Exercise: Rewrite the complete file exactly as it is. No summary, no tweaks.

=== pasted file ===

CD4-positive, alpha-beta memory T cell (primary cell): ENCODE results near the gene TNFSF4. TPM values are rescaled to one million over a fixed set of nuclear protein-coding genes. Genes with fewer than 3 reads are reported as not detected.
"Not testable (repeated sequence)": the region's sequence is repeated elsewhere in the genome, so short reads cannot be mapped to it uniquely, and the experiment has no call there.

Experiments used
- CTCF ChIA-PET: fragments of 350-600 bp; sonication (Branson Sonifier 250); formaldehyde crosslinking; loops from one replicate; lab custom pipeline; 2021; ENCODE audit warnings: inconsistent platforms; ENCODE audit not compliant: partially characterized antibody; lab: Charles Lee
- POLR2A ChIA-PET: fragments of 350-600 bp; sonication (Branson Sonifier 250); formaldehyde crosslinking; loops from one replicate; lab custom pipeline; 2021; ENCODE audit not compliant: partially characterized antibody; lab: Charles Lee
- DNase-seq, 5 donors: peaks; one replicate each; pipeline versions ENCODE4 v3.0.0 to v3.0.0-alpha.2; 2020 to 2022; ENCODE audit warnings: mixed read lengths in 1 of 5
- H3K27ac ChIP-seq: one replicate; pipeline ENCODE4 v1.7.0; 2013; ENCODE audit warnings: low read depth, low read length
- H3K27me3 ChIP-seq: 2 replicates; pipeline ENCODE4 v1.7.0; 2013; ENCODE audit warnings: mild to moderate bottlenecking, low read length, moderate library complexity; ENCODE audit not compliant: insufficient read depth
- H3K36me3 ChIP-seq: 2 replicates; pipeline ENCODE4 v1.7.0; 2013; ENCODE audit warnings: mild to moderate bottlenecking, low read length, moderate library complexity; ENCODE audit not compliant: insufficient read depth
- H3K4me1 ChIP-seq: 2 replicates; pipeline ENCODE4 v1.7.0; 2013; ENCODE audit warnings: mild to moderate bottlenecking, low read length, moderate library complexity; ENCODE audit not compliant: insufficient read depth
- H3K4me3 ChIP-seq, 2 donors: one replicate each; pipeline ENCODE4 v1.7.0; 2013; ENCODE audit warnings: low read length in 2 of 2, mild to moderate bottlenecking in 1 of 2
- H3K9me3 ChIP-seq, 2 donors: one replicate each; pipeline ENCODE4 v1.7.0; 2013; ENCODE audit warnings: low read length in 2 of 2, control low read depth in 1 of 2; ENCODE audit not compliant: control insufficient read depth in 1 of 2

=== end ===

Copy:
CD4-positive, alpha-beta memory T cell (primary cell): ENCODE results near the gene TNFSF4. TPM values are rescaled to one million over a fixed set of nuclear protein-coding genes. Genes with fewer than 3 reads are reported as not detected.
"Not testable (repeated sequence)": the region's sequence is repeated elsewhere in the genome, so short reads cannot be mapped to it uniquely, and the experiment has no call there.

Experiments used
- CTCF ChIA-PET: fragments of 350-600 bp; sonication (Branson Sonifier 250); formaldehyde crosslinking; loops from one replicate; lab custom pipeline; 2021; ENCODE audit warnings: inconsistent platforms; ENCODE audit not compliant: partially characterized antibody; lab: Charles Lee
- POLR2A ChIA-PET: fragments of 350-600 bp; sonication (Branson Sonifier 250); formaldehyde crosslinking; loops from one replicate; lab custom pipeline; 2021; ENCODE audit not compliant: partially characterized antibody; lab: Charles Lee
- DNase-seq, 5 donors: peaks; one replicate each; pipeline versions ENCODE4 v3.0.0 to v3.0.0-alpha.2; 2020 to 2022; ENCODE audit warnings: mixed read lengths in 1 of 5
- H3K27ac ChIP-seq: one replicate; pipeline ENCODE4 v1.7.0; 2013; ENCODE audit warnings: low read depth, low read length
- H3K27me3 ChIP-seq: 2 replicates; pipeline ENCODE4 v1.7.0; 2013; ENCODE audit warnings: mild to moderate bottlenecking, low read length, moderate library complexity; ENCODE audit not compliant: insufficient read depth
- H3K36me3 ChIP-seq: 2 replicates; pipeline ENCODE4 v1.7.0; 2013; ENCODE audit warnings: mild to moderate bottlenecking, low read length, moderate library complexity; ENCODE audit not compliant: insufficient read depth
- H3K4me1 ChIP-seq: 2 replicates; pipeline ENCODE4 v1.7.0; 2013; ENCODE audit warnings: mild to moderate bottlenecking, low read length, moderate library complexity; ENCODE audit not compliant: insufficient read depth
- H3K4me3 ChIP-seq, 2 donors: one replicate each; pipeline ENCODE4 v1.7.0; 2013; ENCODE audit warnings: low read length in 2 of 2, mild to moderate bottlenecking in 1 of 2
- H3K9me3 ChIP-seq, 2 donors: one replicate each; pipeline ENCODE4 v1.7.0; 2013; ENCODE audit warnings: low read length in 2 of 2, control low read depth in 1 of 2; ENCODE audit not compliant: control insufficient read depth in 1 of 2